Purdue professor says peeing in pools could lead to dangerous chemical reactions

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Whether it's a community pool or at your home, chances are people are urinating in it. While it may seem like a gross but small problem, a Purdue University environmental engineer says letting go in the pool can be extremely harmful to your health.

"There are a number of chemicals in urine that will react with chlorine and when they react, they generate compounds that can be dangerous or at least irritating to humans," said Professor Ernest Blatchley.

Blatchley has studied the impacts of peeing in the pool. Two compounds that are especially harmful are cyanogen chloride and trichloramine.

"Trychloramine also is generated in every pool that has people and chlorine in it and it's more of an irritant. It will cause irritation of your throat, your eyes and it also causes corrosion of things like stainless steel at pools," Blatchley said

The problem is, pools don't have the technology to detect how much of those dangerous compounds are present. But you can sniff them out.

"One way to gauge that is really kind of the smell, so the kind of chlorine smell that goes with a pool is largely associated with trichloramine or nitrogen trichloride. That is the kind of characteristic chlorine odor that goes with pools. The stronger that odor is, the higher the concentration is likely to be," Blatchley said.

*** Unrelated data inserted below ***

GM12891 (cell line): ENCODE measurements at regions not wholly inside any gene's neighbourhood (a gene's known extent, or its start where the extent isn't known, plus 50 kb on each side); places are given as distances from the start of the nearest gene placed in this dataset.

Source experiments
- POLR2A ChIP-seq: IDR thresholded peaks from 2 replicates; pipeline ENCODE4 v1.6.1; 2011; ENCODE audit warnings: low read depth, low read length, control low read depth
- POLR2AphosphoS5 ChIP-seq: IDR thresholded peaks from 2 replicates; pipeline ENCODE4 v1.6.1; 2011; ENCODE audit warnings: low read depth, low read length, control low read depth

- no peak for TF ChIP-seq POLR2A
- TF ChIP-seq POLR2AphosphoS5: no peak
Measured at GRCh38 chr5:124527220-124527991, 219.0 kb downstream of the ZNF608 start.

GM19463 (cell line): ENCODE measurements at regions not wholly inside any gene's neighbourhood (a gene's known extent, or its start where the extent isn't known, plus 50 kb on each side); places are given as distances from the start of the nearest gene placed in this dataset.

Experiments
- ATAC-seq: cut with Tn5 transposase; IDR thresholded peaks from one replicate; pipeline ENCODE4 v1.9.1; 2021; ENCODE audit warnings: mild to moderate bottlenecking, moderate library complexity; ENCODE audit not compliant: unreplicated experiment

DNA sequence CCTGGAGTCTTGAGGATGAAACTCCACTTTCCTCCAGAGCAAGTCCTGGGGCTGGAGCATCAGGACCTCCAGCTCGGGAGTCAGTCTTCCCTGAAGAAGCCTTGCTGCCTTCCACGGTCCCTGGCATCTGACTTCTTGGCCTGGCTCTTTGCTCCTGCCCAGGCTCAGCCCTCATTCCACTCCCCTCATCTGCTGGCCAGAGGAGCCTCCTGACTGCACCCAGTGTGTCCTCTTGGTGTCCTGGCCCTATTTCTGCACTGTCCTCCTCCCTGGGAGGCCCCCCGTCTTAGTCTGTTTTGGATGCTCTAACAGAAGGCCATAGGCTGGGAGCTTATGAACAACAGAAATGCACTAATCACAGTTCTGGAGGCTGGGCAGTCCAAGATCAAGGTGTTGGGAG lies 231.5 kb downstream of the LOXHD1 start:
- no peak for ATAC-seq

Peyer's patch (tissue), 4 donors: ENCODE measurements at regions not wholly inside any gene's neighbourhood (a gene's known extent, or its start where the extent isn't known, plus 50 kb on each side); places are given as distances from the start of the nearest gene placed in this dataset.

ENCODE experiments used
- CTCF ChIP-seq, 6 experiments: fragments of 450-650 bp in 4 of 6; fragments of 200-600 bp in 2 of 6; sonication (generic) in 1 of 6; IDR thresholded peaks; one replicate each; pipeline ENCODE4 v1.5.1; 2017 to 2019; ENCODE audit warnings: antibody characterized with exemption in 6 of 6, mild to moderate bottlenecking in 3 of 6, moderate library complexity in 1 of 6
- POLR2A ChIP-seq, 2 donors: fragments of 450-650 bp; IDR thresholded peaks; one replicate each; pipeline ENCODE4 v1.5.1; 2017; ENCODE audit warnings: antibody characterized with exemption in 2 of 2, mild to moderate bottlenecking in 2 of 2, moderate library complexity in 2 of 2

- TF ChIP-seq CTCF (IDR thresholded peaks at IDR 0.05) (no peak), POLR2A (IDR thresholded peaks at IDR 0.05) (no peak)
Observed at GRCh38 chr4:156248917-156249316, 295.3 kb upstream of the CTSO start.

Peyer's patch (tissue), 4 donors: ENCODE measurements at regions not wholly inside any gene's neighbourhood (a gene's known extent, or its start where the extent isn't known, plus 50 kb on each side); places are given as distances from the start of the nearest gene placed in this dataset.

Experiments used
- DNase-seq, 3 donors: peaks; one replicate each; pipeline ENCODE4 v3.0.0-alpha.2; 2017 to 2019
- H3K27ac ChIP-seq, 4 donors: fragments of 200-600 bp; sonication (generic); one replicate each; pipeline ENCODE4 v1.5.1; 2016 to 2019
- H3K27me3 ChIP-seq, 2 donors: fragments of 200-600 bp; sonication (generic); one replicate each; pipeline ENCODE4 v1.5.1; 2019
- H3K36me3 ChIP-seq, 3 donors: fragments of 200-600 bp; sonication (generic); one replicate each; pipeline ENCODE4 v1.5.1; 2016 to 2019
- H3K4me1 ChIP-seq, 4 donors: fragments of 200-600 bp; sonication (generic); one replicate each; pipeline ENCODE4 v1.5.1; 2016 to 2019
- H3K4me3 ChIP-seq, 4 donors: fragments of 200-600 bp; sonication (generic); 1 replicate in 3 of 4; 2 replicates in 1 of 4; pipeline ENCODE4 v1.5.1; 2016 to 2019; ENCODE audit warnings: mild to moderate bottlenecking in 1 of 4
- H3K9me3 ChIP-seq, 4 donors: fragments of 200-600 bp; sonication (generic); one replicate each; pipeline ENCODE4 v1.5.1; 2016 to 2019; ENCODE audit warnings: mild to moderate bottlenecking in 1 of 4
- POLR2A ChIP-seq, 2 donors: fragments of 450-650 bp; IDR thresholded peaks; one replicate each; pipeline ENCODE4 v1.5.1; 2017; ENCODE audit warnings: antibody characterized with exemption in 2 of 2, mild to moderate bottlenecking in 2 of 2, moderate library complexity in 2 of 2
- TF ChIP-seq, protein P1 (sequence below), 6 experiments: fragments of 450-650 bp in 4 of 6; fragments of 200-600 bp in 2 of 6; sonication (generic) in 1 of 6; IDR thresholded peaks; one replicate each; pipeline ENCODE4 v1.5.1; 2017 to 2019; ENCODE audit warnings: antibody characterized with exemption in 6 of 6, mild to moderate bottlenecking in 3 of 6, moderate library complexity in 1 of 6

Blatchley says peeing in the pool shouldn't be something people think is normal and accepted. He thinks we can change how our culture views the act by talking about the chemistry associated with it.

"Taking a shower before you get in the pool and not peeing in the pool are two pretty simple things to do and they're just simply respectful of the people you're around."

There’s also research out there that links dangerous compounds in pools to increased asthma cases and certain types of cancer.

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